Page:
Teenagers who tend to pay more attention to sad faces are more likely to develop depression, but specifically within the context of stress, according to new research from Binghamton University, State University of New York.
Researchers at Binghamton University, led by graduate student Cope Feurer and Professor of Psychology Brandon Gibb, aimed to examine whether attentional biases to emotional stimuli, assessed via eye tracking, serve as a marker of risk for depression for teenagers.
"Although previous studies from the lab have examined who is most likely to show biased attention to sad faces and whether attention to sad faces is associated with risk for depression, the current study is the first to look at whether these attention biases impact how teenagers respond to stress, both in the lab and in the real world," said Feurer.
Biased attention to sad faces is associated with depression in adults and is hypothesized to increase depression risk specifically in the presence, but not absence, of stress by modulating stress reactivity. However, few studies have tested this hypothesis, and no studies have examined the relation between attentional biases and stress reactivity during adolescence, despite evidence that this developmental window is marked by significant increases in stress and depression risk.
Seeking to address these limitations, the new study examined the impact of adolescents' sustained attention to facial displays of emotion on individual differences in both mood reactivity to real-world stress and physiological reactivity to a laboratory-based stressor. Consistent with vulnerability-stress models of attention, greater sustained attention to sad faces was associated with greater depressive reactions to real-world stress.
"If a teenager has a tendency to pay more attention to negative stimuli, then when they experience something stressful they are likely to have a less adaptive response to this stress and show greater increases in depressive symptoms," said Feurer. "For example, if two teenagers both have a fight with a friend and one teenager spends more time paying attention to negative stimuli (i.e., sad faces) than the other, then that teenager may show greater increases in depressive symptoms in response to the stressor, potentially because they are paying more attention to the stressor and how the stressor makes them feel."
The researchers believe that the biological mechanism behind this finding lies in the brain's ability to control emotional reactivity.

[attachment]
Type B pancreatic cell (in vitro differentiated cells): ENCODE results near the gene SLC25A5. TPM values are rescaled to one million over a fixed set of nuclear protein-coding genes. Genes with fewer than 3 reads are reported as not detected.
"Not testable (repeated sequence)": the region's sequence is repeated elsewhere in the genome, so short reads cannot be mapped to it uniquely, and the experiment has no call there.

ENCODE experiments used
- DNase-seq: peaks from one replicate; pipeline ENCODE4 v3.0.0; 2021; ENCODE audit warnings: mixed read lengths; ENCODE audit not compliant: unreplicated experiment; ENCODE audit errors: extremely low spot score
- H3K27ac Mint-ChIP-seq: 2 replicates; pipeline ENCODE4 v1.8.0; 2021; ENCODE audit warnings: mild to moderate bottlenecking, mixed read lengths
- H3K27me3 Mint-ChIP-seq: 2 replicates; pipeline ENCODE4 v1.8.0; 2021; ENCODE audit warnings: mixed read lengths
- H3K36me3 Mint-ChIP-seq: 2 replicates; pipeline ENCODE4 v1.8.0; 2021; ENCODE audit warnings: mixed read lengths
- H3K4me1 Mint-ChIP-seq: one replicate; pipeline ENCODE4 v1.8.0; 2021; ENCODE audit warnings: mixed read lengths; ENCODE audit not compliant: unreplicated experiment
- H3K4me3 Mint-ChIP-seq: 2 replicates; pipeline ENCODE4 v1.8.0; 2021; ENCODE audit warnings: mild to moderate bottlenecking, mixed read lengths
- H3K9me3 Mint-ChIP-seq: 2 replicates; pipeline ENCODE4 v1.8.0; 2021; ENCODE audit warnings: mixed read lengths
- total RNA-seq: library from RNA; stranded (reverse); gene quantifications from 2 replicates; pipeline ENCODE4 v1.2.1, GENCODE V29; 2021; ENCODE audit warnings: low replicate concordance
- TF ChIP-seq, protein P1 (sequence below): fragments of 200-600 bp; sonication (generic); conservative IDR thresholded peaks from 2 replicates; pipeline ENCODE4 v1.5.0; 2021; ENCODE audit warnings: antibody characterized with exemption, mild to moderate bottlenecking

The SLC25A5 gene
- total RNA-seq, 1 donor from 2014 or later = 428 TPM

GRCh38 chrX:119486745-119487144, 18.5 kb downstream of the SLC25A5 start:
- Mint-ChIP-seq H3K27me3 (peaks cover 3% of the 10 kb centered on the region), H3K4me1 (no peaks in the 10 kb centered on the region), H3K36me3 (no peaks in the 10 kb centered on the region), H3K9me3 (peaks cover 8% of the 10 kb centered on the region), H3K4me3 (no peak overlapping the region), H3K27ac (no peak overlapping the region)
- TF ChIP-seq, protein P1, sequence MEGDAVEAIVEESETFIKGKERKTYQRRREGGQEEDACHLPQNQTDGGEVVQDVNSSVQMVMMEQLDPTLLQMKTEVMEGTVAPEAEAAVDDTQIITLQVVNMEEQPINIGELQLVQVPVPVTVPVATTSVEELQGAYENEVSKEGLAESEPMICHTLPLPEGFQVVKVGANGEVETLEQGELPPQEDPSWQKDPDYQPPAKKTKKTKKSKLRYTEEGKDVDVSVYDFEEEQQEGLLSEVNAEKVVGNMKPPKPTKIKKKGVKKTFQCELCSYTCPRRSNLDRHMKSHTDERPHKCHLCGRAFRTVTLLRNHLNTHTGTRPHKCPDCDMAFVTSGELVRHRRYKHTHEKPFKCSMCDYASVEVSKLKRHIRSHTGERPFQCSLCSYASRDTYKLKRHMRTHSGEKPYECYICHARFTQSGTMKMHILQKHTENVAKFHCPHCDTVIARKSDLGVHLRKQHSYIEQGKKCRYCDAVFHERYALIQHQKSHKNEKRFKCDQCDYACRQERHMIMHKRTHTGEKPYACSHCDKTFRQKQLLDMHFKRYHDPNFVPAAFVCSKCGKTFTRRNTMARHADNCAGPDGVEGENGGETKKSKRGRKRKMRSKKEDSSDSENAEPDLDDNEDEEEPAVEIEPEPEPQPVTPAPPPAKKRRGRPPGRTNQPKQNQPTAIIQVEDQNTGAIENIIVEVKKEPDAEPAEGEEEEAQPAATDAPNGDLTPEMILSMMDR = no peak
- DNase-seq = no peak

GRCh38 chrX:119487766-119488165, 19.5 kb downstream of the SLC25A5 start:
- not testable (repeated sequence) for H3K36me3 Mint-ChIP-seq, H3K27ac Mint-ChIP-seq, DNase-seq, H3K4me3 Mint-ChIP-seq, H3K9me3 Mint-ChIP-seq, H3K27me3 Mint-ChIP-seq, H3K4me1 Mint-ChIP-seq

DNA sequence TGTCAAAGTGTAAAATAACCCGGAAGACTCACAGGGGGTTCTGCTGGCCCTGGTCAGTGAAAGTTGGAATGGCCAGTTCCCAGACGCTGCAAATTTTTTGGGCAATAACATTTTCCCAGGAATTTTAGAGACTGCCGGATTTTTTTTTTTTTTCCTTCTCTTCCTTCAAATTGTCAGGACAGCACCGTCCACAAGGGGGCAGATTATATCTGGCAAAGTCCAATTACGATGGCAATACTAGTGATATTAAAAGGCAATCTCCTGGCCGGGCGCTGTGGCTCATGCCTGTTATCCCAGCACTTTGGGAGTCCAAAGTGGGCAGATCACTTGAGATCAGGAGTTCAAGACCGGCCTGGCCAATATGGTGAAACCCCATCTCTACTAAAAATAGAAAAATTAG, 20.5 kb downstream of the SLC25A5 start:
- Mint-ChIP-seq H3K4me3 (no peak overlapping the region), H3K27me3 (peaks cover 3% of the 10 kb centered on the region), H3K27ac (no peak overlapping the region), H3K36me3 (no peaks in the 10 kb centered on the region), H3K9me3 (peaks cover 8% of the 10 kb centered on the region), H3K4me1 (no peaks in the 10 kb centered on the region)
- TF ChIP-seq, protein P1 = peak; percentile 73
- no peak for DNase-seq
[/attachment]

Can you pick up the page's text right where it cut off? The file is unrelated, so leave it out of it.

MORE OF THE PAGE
"Basically, if the brain has difficulty controlling how strongly a teenager responds to emotions, this makes it harder for them to look away from negative stimuli and their attention gets 'stuck,'" said Feurer. "So, when teenagers who tend to pay more attention to sad faces experience stress, they may respond more strongly to this stress, as they have difficulty disengaging their attention from negative emotions, leaving these teens at increased risk for depression."
"This is also why we believe that findings were stronger for older than younger adolescents. Specifically, the brain becomes more effective at controlling emotional reactivity as teens get older, so it may be that being able to look away from negative stimuli doesn't protect against the impact of stress until later adolescence."
There is increasing research showing that the way teenagers pay attention to emotional information can be modified through intervention, and that changing attention biases can reduce risk for depression. The current study highlights attention toward sad faces as a potential target for intervention, particularly among older teenagers, said Feurer.
The researchers recently submitted a grant that would let them look at how these attention biases change across childhood and adolescence.
"This will help us better understand how this risk factor develops and how it increases risk for depression in youth," said Gibb. "Hopefully, this will help us to develop interventions to identify risk for these types of biases so that they can be mitigated before they lead to depression."